March 4, 1935

UFA

Alfred Speakman

United Farmers of Alberta

Mr. SPEARMAN:

At what point in the

proceedings does a debtor making a proposal come within the provisions of the bankruptcy laiw and void his protection under any provincial legislation? As I understand it the bankruptcy law itself applies only after the proposal has been confirmed and filed with the court. Up to that time, and even after the proposal has been made but while it is still under consideration, any provincial legislation still would be available to the debtor, would it not? In Alberta they have legislation which prevents court proceedings unless and until the creditor has received power from the board to proceed in the courts. I assume that legislation still would be available up to the time the proposal was accepted and confirmed, so that the man making the proposal would not have voided his protection under the provincial law until his proposal under this act was confirmed and filed in the courts.

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CON

Edgar Nelson Rhodes (Minister of Finance and Receiver General)

Conservative (1867-1942)

Mr. RHODES:

The creditor would have

to-

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UFA
CON

Edgar Nelson Rhodes (Minister of Finance and Receiver General)

Conservative (1867-1942)

Mr. RHODES:

My hon. friend is dealing

more particularly with the question of bankruptcy?

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UFA

Alfred Speakman

United Farmers of Alberta

Mr. SPEARMAN:

I was dealing with this question. Until the proposal has been accepted and filed in the courts the applicant, the man making the proposal, does not come specifically under this law, or does he? He has not voided the protection he already has under the provincial law until the proposal has been confirmed by the court?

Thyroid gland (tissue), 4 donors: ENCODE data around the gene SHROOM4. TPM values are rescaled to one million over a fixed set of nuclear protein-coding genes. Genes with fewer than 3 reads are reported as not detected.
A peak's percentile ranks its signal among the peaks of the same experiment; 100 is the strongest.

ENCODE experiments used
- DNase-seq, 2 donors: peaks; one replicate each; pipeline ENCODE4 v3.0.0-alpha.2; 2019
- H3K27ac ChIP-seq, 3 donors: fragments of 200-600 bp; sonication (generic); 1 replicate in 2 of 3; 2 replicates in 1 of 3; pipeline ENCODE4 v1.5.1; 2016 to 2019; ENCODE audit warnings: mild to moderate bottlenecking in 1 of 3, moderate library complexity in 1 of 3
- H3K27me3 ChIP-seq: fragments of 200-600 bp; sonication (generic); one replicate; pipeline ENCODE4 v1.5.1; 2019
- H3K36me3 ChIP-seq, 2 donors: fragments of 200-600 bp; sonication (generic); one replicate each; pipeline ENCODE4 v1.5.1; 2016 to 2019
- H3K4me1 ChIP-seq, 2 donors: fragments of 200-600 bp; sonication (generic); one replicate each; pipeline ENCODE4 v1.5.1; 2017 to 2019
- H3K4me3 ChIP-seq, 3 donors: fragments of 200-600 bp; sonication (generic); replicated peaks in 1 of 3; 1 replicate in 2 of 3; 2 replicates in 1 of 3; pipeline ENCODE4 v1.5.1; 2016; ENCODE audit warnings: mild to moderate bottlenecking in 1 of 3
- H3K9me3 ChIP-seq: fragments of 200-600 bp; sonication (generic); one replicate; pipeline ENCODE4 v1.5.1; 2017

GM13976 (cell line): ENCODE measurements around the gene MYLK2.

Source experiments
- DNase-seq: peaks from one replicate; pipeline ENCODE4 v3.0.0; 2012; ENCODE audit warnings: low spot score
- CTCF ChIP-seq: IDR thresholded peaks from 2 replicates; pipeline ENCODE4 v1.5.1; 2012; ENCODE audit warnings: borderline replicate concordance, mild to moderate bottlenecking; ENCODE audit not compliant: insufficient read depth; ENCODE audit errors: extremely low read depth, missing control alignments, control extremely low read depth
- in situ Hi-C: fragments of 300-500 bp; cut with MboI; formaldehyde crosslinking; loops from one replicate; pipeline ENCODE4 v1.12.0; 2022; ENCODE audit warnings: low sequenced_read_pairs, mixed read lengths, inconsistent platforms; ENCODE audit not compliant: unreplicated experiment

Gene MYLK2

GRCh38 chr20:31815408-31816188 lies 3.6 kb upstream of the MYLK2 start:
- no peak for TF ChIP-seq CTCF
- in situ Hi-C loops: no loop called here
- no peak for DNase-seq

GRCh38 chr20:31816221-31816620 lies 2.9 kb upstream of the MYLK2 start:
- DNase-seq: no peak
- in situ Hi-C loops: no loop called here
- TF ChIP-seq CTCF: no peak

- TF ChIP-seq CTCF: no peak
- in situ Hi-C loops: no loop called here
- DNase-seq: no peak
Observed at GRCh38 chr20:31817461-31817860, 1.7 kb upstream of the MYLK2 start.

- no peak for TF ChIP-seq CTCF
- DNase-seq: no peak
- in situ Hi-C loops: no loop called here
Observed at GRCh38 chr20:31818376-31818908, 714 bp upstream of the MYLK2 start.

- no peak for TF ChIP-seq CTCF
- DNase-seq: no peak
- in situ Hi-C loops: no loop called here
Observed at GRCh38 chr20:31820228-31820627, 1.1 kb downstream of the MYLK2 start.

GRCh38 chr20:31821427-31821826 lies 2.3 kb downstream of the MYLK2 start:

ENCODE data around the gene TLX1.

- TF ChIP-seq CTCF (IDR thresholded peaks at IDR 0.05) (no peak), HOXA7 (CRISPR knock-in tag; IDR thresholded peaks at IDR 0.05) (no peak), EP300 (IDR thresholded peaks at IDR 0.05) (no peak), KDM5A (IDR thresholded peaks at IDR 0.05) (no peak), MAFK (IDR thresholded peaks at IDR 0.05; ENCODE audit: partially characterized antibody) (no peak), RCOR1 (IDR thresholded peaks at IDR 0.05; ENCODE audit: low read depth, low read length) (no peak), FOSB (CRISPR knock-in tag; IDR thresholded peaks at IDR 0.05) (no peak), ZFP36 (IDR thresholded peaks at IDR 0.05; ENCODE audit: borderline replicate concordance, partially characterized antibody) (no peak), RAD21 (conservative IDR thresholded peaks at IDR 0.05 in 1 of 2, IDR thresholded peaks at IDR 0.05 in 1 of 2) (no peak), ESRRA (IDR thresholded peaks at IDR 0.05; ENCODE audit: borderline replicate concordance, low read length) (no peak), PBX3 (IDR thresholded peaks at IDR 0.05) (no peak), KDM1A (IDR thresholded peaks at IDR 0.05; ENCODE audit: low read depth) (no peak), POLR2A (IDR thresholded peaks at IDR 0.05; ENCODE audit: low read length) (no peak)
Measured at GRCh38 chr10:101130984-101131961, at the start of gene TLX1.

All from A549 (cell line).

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CON

Edgar Nelson Rhodes (Minister of Finance and Receiver General)

Conservative (1867-1942)

Mr. RHODES:

As I understand it, the

moment a proposal is filed with an official receiver under the act, from that moment the stay of proceedings becomes effective.

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UFA

Alfred Speakman

United Farmers of Alberta

Mr. SPEARMAN:

Yes, but I was referring to the other point, that apart from anything in this act providing for a stay of proceedings in some provinces the debtors

Farmers' Creditors Act

are now under the protection of provincial legislation under which proceedings can take place only by permission of certain courts or tribunals. As I understand it the protection of that provincial legislation is not voided by the debtor until the proposal has been agreed to, confirmed and filed in the courts as a completed proposal. Is that a fact?

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CON

Edgar Nelson Rhodes (Minister of Finance and Receiver General)

Conservative (1867-1942)

Mr. RHODES:

If the board of review should decline to formulate a proposal, to sanction a proposal or to make a proposal of their own, in that event it is competent for the debtor to apply to the provincial debt adjustment board. But if the board of review takes action then, as I understand it, it is not necessary to invoke the provincial statute.

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UFA

Alfred Speakman

United Farmers of Alberta

Mr. SPEARMAN:

In my province, for

example, the creditor himself must make application to the provincial debt adjustment officials for the right to proceed in court. In other words all1 farm debtors are protected against proceedings except under special permission granted to the creditors. My question was whether this provincial protection remained until such time as the proposal was not only made but was accepted and filed in the courts.

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CON

Edgar Nelson Rhodes (Minister of Finance and Receiver General)

Conservative (1867-1942)

Mr. RHODES: